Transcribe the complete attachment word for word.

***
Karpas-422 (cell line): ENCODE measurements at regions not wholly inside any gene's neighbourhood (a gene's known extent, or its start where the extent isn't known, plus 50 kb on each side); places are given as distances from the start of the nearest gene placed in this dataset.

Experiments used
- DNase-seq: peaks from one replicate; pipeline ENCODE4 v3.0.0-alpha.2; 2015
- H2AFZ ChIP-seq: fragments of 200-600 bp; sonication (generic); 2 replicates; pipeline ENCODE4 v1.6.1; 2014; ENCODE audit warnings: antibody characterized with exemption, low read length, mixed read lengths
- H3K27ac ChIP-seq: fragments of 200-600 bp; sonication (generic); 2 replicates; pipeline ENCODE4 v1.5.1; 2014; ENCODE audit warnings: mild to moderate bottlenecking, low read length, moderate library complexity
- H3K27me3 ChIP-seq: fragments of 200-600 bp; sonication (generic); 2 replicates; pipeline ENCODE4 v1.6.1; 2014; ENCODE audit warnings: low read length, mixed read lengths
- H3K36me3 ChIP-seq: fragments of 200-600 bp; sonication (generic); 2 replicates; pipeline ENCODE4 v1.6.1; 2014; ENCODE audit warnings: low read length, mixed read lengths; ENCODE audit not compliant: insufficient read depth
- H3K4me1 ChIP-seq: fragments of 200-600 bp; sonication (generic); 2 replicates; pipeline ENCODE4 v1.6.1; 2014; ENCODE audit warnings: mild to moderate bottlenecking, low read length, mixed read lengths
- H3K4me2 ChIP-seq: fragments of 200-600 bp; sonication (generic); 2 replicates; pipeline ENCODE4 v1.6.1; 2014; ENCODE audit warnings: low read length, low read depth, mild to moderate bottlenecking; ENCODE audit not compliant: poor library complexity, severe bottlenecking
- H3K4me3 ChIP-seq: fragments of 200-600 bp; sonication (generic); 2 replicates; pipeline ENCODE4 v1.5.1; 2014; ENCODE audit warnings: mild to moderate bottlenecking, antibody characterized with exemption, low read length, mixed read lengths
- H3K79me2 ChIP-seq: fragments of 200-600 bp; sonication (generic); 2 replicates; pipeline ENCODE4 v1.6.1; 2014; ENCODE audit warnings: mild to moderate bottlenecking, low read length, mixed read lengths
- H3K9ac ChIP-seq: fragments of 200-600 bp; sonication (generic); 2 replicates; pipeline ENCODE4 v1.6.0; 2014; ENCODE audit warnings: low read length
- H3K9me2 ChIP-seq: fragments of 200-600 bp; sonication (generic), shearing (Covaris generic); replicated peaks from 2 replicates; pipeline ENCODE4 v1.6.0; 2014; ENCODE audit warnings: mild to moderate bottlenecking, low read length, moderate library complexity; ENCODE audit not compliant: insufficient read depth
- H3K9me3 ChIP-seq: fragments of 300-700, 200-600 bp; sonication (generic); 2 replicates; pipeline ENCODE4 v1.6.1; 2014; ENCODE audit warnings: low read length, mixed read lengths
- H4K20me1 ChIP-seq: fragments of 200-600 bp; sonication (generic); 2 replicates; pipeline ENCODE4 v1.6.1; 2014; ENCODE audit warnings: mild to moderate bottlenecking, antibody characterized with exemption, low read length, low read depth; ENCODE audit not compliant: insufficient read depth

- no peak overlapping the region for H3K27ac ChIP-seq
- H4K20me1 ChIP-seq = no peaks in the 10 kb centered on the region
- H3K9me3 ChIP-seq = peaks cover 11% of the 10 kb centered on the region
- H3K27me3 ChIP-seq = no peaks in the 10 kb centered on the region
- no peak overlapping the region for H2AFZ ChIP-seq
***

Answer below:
Karpas-422 (cell line): ENCODE measurements at regions not wholly inside any gene's neighbourhood (a gene's known extent, or its start where the extent isn't known, plus 50 kb on each side); places are given as distances from the start of the nearest gene placed in this dataset.

Experiments used
- DNase-seq: peaks from one replicate; pipeline ENCODE4 v3.0.0-alpha.2; 2015
- H2AFZ ChIP-seq: fragments of 200-600 bp; sonication (generic); 2 replicates; pipeline ENCODE4 v1.6.1; 2014; ENCODE audit warnings: antibody characterized with exemption, low read length, mixed read lengths
- H3K27ac ChIP-seq: fragments of 200-600 bp; sonication (generic); 2 replicates; pipeline ENCODE4 v1.5.1; 2014; ENCODE audit warnings: mild to moderate bottlenecking, low read length, moderate library complexity
- H3K27me3 ChIP-seq: fragments of 200-600 bp; sonication (generic); 2 replicates; pipeline ENCODE4 v1.6.1; 2014; ENCODE audit warnings: low read length, mixed read lengths
- H3K36me3 ChIP-seq: fragments of 200-600 bp; sonication (generic); 2 replicates; pipeline ENCODE4 v1.6.1; 2014; ENCODE audit warnings: low read length, mixed read lengths; ENCODE audit not compliant: insufficient read depth
- H3K4me1 ChIP-seq: fragments of 200-600 bp; sonication (generic); 2 replicates; pipeline ENCODE4 v1.6.1; 2014; ENCODE audit warnings: mild to moderate bottlenecking, low read length, mixed read lengths
- H3K4me2 ChIP-seq: fragments of 200-600 bp; sonication (generic); 2 replicates; pipeline ENCODE4 v1.6.1; 2014; ENCODE audit warnings: low read length, low read depth, mild to moderate bottlenecking; ENCODE audit not compliant: poor library complexity, severe bottlenecking
- H3K4me3 ChIP-seq: fragments of 200-600 bp; sonication (generic); 2 replicates; pipeline ENCODE4 v1.5.1; 2014; ENCODE audit warnings: mild to moderate bottlenecking, antibody characterized with exemption, low read length, mixed read lengths
- H3K79me2 ChIP-seq: fragments of 200-600 bp; sonication (generic); 2 replicates; pipeline ENCODE4 v1.6.1; 2014; ENCODE audit warnings: mild to moderate bottlenecking, low read length, mixed read lengths
- H3K9ac ChIP-seq: fragments of 200-600 bp; sonication (generic); 2 replicates; pipeline ENCODE4 v1.6.0; 2014; ENCODE audit warnings: low read length
- H3K9me2 ChIP-seq: fragments of 200-600 bp; sonication (generic), shearing (Covaris generic); replicated peaks from 2 replicates; pipeline ENCODE4 v1.6.0; 2014; ENCODE audit warnings: mild to moderate bottlenecking, low read length, moderate library complexity; ENCODE audit not compliant: insufficient read depth
- H3K9me3 ChIP-seq: fragments of 300-700, 200-600 bp; sonication (generic); 2 replicates; pipeline ENCODE4 v1.6.1; 2014; ENCODE audit warnings: low read length, mixed read lengths
- H4K20me1 ChIP-seq: fragments of 200-600 bp; sonication (generic); 2 replicates; pipeline ENCODE4 v1.6.1; 2014; ENCODE audit warnings: mild to moderate bottlenecking, antibody characterized with exemption, low read length, low read depth; ENCODE audit not compliant: insufficient read depth

- no peak overlapping the region for H3K27ac ChIP-seq
- H4K20me1 ChIP-seq = no peaks in the 10 kb centered on the region
- H3K9me3 ChIP-seq = peaks cover 11% of the 10 kb centered on the region
- H3K27me3 ChIP-seq = no peaks in the 10 kb centered on the region
- no peak overlapping the region for H2AFZ ChIP-seq